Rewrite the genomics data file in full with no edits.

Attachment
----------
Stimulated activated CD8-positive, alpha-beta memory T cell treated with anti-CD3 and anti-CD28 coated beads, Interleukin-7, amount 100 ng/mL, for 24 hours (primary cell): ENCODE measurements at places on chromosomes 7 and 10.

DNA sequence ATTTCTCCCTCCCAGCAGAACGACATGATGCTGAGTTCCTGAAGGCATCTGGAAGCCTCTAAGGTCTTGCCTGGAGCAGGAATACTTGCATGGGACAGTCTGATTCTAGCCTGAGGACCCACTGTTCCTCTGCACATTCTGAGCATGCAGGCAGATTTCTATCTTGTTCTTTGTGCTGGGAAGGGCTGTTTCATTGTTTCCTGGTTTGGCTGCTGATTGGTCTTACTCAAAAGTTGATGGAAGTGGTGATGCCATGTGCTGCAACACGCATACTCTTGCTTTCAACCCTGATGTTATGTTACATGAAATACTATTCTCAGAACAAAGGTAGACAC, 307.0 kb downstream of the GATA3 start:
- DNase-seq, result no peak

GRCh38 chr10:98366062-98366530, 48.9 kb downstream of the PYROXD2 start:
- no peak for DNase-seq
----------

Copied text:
Stimulated activated CD8-positive, alpha-beta memory T cell treated with anti-CD3 and anti-CD28 coated beads, Interleukin-7, amount 100 ng/mL, for 24 hours (primary cell): ENCODE measurements at places on chromosomes 7 and 10.

DNA sequence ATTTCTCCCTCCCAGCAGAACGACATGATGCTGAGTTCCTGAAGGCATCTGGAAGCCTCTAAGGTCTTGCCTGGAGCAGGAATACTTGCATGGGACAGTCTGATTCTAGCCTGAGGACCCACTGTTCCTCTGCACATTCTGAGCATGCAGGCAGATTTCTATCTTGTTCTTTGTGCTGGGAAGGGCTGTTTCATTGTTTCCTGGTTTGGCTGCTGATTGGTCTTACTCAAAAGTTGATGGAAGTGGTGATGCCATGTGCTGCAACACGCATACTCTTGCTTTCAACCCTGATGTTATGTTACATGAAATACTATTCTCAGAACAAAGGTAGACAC, 307.0 kb downstream of the GATA3 start:
- DNase-seq, result no peak

GRCh38 chr10:98366062-98366530, 48.9 kb downstream of the PYROXD2 start:
- no peak for DNase-seq